Ask Colin

Do gaps represent institutional manipulation?

The detailed question was:

In your experience, do you feel the market is being manipulated at the moment or are the current large moves and gaps just part of the usual journey?  Or are the gaps due to low volumes in Aus?  I can’t recall seeing so many large gaps although haven’t been around that long I guess (no offence!). For example, SEK seemed to report large/record profit and increased dividend today and got smashed ever since the open.  I don’t hold any but know that you used to (sold in June) on previous gap down and they’ve been on my watchlist for a while.  Don’t comment directly on SEK.

Jesse Livermore used to say that institutions would short sell heavily into stocks before they bought in to ensure there is buying support for when they want to get out.  If the price continues down they make money anyway.  It seems to make sense with some of these unusual moves/gaps.

I am finding the gaps very frustrating as they go through stops without triggering so you (sic) end up with bigger losses than you (sic) expect.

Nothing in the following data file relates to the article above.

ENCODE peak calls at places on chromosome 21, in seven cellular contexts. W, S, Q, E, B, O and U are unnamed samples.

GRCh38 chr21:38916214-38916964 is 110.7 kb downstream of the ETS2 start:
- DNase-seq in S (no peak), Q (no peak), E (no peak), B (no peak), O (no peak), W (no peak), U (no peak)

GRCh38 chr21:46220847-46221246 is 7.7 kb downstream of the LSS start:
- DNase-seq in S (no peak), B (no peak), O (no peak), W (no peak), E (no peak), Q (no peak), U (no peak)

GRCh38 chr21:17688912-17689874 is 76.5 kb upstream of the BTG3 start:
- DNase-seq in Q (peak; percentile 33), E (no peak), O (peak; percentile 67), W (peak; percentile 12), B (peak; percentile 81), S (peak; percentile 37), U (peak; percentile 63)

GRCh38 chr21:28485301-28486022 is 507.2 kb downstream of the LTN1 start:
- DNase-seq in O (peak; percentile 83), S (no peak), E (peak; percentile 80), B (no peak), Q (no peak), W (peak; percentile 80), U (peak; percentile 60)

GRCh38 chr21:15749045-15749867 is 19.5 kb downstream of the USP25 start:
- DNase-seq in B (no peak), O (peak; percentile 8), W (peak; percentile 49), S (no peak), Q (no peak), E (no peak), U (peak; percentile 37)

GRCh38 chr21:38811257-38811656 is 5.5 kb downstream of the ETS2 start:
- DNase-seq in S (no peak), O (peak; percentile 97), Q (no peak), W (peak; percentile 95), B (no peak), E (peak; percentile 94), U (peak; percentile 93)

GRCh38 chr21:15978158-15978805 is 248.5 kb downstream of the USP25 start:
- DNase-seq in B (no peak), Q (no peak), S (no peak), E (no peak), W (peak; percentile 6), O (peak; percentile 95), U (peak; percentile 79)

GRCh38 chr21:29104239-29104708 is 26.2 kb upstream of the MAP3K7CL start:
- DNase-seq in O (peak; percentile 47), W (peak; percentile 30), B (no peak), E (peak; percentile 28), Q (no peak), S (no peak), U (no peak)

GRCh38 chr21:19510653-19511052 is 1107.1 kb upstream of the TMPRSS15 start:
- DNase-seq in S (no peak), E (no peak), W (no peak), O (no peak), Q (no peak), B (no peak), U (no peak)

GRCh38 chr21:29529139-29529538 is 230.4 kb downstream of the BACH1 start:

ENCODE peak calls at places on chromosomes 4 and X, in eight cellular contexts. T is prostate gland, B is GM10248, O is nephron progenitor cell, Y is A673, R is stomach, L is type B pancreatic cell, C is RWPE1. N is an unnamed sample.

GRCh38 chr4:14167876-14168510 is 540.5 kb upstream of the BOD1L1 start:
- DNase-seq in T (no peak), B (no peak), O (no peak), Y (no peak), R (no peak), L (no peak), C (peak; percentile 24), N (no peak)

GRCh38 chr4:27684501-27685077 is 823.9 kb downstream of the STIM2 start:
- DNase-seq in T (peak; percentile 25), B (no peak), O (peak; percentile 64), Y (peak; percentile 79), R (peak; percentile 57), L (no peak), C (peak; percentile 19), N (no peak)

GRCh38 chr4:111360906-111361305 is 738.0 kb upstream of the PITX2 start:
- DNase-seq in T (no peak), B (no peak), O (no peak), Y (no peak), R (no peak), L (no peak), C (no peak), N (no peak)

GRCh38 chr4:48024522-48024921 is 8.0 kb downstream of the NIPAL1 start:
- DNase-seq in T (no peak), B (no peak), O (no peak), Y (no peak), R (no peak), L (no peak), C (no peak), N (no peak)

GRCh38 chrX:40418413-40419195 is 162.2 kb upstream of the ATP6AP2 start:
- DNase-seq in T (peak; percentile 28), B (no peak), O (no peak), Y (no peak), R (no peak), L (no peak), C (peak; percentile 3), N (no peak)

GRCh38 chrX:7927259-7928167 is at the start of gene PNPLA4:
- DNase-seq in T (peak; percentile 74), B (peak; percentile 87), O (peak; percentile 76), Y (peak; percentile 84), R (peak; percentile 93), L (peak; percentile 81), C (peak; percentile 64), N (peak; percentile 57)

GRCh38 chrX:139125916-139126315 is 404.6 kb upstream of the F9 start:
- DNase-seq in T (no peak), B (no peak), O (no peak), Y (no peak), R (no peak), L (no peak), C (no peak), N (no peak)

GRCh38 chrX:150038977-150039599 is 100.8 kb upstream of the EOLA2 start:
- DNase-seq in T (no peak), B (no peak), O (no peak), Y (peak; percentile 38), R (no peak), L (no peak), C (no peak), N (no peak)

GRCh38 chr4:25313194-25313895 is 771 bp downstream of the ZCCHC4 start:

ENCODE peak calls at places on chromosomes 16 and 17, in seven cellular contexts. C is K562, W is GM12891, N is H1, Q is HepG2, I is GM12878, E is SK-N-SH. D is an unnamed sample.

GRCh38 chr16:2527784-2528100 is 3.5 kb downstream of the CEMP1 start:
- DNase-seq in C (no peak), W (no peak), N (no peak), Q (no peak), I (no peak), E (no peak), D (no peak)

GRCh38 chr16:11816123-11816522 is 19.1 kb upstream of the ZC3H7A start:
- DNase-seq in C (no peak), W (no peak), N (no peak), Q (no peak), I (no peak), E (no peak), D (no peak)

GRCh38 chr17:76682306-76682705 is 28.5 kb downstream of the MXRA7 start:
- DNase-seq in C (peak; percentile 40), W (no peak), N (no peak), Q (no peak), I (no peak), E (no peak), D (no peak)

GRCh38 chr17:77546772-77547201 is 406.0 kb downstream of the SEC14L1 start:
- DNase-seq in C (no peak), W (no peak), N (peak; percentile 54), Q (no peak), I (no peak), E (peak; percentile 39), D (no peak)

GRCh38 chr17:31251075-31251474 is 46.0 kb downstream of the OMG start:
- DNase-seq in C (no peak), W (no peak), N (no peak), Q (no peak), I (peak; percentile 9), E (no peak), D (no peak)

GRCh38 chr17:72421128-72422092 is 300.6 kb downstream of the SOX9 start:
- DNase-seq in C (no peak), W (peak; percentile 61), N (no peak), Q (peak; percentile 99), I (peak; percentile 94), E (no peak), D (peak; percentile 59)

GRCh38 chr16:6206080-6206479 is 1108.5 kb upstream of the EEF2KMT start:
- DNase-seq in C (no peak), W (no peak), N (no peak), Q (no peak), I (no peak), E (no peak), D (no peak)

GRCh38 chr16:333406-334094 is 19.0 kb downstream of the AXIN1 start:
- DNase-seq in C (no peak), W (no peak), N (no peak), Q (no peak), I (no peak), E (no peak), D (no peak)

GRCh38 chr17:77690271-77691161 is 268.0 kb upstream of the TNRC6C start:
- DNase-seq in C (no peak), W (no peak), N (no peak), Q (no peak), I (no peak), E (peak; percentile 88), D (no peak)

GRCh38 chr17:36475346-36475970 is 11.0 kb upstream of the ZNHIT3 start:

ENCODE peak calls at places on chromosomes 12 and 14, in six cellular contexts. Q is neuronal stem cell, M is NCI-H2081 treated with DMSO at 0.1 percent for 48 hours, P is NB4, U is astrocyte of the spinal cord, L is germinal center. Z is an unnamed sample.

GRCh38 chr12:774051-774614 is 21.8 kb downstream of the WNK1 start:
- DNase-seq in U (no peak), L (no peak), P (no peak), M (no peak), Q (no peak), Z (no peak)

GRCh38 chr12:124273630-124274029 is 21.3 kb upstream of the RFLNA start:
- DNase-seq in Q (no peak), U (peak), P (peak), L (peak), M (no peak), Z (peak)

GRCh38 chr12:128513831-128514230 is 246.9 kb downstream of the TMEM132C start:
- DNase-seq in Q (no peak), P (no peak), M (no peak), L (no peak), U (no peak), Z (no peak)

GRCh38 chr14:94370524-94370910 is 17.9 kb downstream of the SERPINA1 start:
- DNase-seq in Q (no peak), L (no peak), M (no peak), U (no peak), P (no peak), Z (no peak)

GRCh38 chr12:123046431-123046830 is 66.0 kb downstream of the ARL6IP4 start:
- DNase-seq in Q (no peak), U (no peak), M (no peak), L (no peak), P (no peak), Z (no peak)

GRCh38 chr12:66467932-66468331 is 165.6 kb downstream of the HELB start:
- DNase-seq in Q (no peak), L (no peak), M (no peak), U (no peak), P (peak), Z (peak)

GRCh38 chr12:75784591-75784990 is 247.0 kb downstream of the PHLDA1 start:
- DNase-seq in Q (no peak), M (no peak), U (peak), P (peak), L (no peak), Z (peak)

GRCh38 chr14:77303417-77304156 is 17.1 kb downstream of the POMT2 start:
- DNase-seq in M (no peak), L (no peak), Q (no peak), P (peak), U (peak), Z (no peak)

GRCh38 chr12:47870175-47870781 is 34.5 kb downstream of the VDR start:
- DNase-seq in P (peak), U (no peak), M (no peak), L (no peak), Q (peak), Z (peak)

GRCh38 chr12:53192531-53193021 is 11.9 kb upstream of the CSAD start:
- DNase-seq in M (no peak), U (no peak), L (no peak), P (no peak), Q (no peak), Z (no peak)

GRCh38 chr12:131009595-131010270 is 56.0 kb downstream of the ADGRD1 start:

No, I don’t think there is much manipulation. It sounds to me as though you may be a bit too focused on conspiracy theories. That is not a healthy investment mindset.


Seek has a chart with many gaps on it, by the way – not just today. It is good  to get to know the character of the market in a stock before you trade in it or before you place your stops, even if you are an investor rather than a trader. That said, if you understand position sizing, gaps are a nuisance, but not that harmful really. See my recent experience in Brierty on the website.


Generally, stocks gap up or down when news is announced that the market did not expect. So, a large loss might be announced, but if the market expected a larger loss, it might gap up. Likewise a record profit might be announced, but if it was less than the market expected, it might gap down. It isn’t the news in isolation, it is in relation to expectations that causes gaps.


Jesse Livermore lived in a different time and the market was far different. As I recall, he was not talking about institutions (there was no real institutional market in his day). He used himself to test whether buying was solid by selling first. That can still be used today slightly differently if you are a short term trader because a great deal of the volume is not on the depth screen.


I don’t think it is relevant to an investor, whose mindset (buyer of part ownership of a business) and time frame are quite different.


As an example of what happens often: I have put an order in the spread and it is filled instantly by a buyer or seller who is not showing their hand. Then I place an order for my other portfolio and it is done instantly too. A big buyer/seller is clearly there undisclosed.


That is interesting, but is done to avoid the  HFT boys, and is of no relevance to me as an investor.